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Can medicines for depression help ADD?

Farzanna S. Haffizulla, MD
Internal Medicine
ADD, better known as ADHD (Attention Deficit Hyperactivity Disorder) is best treated with medication that has a stimulant effect on the central nervous system. Specifically, medication that increases the concentration of norepinephine at the nerve "junctions." The first line treatments include stimulant medication such as methylphenidate and amphetamines. These drugs on their own are not indicated for the treatment of depression. However, second line therapy for ADHD include tricyclic antidepressants and bupropion. These medication not only augment the stimulant response by increasing norepinephrine levels at the nerve synapses but they also increase serotonin levels at these nerve junctions and hence can improve depression. If the goal is to treat ADHD and depression sometimes a combination of a stimulant drug and an antidepressant such as the ones listed may benefit a patient.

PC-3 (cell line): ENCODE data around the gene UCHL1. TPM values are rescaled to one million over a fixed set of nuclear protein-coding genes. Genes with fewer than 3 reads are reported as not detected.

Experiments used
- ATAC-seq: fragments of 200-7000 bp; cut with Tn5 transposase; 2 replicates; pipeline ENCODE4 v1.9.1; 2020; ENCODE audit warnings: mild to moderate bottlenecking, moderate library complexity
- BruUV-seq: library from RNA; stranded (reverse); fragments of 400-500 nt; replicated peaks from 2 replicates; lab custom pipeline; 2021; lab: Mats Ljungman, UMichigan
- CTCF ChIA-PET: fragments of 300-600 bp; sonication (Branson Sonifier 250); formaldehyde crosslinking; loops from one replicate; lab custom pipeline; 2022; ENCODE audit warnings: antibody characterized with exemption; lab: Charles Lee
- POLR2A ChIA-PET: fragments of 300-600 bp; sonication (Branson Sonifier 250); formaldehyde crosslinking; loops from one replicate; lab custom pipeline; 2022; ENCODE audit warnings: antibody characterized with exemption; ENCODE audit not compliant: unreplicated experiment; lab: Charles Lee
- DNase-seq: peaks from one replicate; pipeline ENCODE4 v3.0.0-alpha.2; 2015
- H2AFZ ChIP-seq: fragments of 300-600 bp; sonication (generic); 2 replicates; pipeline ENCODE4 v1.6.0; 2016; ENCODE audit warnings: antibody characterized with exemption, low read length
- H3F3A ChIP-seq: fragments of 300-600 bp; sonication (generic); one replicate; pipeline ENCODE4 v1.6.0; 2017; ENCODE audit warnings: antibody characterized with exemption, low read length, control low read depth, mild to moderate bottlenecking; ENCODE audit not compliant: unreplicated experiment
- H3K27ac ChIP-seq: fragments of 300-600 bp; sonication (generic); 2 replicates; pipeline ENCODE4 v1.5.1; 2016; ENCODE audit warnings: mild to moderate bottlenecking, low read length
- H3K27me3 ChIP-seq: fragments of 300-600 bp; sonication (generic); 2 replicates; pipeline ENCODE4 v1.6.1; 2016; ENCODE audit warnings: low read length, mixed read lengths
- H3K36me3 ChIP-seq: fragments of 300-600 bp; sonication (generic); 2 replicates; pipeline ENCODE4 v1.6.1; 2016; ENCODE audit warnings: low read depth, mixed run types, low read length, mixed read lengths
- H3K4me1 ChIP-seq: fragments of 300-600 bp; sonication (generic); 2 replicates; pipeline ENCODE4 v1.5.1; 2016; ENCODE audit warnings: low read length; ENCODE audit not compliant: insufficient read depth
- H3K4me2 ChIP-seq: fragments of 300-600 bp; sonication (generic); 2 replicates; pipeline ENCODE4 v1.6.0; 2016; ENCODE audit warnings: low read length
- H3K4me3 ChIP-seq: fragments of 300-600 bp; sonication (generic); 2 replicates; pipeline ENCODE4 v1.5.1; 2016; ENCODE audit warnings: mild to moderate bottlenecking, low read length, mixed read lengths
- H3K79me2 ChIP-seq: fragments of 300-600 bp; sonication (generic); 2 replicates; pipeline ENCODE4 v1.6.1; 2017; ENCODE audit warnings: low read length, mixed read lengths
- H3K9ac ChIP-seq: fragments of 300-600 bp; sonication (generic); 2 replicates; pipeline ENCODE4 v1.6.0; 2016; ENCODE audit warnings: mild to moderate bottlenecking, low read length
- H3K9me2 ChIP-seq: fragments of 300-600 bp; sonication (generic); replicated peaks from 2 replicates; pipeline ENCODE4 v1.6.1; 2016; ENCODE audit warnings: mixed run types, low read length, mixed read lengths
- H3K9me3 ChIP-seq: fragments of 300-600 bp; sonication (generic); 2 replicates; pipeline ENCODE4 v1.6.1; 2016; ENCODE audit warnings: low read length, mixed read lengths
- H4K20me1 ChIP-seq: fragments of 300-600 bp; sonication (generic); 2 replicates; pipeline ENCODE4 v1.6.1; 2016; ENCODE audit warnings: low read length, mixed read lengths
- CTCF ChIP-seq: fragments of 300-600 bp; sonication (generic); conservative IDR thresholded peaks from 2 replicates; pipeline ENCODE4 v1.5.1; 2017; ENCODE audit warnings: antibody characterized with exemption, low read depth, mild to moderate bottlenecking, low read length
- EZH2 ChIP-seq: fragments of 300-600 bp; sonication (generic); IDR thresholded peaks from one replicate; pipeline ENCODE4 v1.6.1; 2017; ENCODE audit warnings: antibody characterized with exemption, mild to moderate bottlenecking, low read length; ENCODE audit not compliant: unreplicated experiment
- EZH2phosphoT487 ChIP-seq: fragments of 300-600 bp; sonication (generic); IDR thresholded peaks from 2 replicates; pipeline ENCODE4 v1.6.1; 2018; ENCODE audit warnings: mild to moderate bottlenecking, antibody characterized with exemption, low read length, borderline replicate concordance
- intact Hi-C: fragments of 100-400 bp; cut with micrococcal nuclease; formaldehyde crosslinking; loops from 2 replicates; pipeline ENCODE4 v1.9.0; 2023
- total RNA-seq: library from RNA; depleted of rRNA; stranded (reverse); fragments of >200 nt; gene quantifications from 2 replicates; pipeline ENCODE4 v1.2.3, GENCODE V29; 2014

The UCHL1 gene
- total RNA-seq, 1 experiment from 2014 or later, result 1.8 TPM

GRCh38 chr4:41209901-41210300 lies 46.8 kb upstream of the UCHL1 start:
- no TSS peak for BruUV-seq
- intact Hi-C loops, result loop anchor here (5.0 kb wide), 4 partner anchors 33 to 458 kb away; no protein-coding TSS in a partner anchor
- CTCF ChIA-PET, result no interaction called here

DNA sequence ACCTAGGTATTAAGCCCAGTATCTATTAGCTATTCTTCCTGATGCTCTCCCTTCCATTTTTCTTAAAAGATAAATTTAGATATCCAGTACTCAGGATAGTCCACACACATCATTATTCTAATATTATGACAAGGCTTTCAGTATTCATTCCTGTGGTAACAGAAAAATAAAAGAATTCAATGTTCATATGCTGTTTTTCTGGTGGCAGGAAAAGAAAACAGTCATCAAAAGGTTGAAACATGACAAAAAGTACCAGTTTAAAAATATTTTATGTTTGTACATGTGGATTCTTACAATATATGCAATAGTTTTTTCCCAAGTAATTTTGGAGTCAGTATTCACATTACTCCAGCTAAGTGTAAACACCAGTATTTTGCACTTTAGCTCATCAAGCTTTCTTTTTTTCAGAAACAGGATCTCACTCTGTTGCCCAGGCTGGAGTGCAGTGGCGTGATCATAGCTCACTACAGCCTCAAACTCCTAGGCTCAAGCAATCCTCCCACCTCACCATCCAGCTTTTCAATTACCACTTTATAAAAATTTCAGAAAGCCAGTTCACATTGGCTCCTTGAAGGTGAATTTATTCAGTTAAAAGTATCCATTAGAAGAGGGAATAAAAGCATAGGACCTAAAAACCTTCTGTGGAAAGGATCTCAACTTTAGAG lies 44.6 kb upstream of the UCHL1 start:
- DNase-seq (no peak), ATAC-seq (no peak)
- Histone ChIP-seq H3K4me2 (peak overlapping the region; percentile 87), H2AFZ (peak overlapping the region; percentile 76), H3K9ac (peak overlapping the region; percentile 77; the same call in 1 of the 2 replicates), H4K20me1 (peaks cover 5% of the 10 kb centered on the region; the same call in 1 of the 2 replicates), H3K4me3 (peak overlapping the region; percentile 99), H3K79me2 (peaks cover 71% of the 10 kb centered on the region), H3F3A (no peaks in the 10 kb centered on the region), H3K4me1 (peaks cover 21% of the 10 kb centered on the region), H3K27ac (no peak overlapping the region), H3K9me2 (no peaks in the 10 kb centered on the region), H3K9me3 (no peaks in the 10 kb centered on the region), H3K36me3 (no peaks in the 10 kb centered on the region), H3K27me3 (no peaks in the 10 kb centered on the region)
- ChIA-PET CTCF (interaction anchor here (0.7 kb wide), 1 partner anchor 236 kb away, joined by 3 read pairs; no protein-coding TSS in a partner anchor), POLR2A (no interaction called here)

William Wien
William Wien on behalf of MDLIVE
Family Medicine
While stimulants such as Ritalin and various forms of amphetamines are considered first-line therapies, many anti-depressants are used as 2nd, and even 1st-choice therapies for ADD. Examples include Wellbutrin (Bupropion), Effexor (Venlafaxine), and Prozac (Fluoxetine).

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Important: This content reflects information from various individuals and organizations and may offer alternative or opposing points of view. It should not be used for medical advice, diagnosis or treatment. As always, you should consult with your healthcare provider about your specific health needs.